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Employee Alleging Physical Impairment Must Be Able to Show Impact

A police sergeant who sustained a knee injury while working could not establish that it “substantially limited” one or more major life activities.
Mark Mancini was treated medically for his knee injury and was out of work for approximately six months. The City of Providence would not allow him to return to work on light duty. Meanwhile, he applied for a promotion which he did not receive. He believed had been discriminated against based on his disability and sued for violation of the Americans with Disabilities Act (ADA).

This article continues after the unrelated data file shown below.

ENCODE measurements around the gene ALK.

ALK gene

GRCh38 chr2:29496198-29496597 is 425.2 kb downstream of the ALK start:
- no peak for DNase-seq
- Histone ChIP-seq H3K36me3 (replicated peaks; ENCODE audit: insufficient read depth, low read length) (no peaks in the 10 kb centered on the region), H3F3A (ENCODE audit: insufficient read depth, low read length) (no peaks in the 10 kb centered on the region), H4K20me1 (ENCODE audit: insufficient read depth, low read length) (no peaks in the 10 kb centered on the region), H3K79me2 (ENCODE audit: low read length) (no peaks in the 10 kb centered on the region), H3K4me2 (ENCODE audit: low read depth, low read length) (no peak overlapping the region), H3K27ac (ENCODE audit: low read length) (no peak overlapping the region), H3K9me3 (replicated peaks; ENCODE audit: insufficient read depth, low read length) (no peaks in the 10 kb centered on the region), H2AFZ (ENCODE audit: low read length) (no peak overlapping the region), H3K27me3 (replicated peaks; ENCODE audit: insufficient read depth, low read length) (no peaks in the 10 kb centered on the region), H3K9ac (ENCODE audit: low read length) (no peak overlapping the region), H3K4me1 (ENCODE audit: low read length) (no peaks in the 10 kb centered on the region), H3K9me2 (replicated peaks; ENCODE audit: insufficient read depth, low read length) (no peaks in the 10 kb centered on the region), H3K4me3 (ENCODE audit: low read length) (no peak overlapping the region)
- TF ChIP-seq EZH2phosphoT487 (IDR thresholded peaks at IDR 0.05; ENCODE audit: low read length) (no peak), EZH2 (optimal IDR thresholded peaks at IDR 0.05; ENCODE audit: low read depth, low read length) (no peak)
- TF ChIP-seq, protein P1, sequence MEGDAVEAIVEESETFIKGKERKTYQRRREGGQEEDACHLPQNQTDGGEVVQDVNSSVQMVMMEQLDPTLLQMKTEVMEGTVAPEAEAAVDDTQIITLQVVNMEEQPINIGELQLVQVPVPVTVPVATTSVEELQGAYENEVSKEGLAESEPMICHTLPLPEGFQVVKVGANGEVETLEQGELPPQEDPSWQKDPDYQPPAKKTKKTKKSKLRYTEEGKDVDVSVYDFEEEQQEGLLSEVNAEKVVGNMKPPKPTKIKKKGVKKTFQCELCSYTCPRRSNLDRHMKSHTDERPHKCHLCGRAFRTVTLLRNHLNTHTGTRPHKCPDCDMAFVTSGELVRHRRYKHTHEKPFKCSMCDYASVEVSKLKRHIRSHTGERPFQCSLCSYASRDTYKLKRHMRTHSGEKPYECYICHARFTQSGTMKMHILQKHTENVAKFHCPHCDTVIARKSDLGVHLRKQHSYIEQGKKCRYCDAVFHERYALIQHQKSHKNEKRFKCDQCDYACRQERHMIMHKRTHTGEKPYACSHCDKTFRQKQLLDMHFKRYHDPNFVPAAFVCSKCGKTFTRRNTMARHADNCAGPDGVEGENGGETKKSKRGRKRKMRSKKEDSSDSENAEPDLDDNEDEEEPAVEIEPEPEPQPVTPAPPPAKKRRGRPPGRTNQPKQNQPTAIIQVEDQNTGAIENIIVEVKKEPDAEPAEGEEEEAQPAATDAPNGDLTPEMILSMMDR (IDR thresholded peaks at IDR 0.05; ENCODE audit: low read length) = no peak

Mr. Mancini’s case was dismissed by the district court because the court found he had not established that he was disabled within the meaning of the ADA. In reviewing the case, the First Circuit Court of Appeals noted that a lack of medical evidence for a physical impairment did not necessarily end a disability case. The need for such evidence would depend on the circumstances of each case. In this matter, Mr. Mancini referred to his “knee injury” which a lay jury could understand. However, there was insufficient evidence on the record that the knee injury “substantially limited” one or more major life activities. He alleged that his “knee injury substantially limited his ability to stand, walk [and] bend…such that he could not perform the essential functions of [his] position.” However, Mr. Mancini failed to provide more than conclusory statements and needed to supply further details as to how the limitations manifested themselves to meet the standard.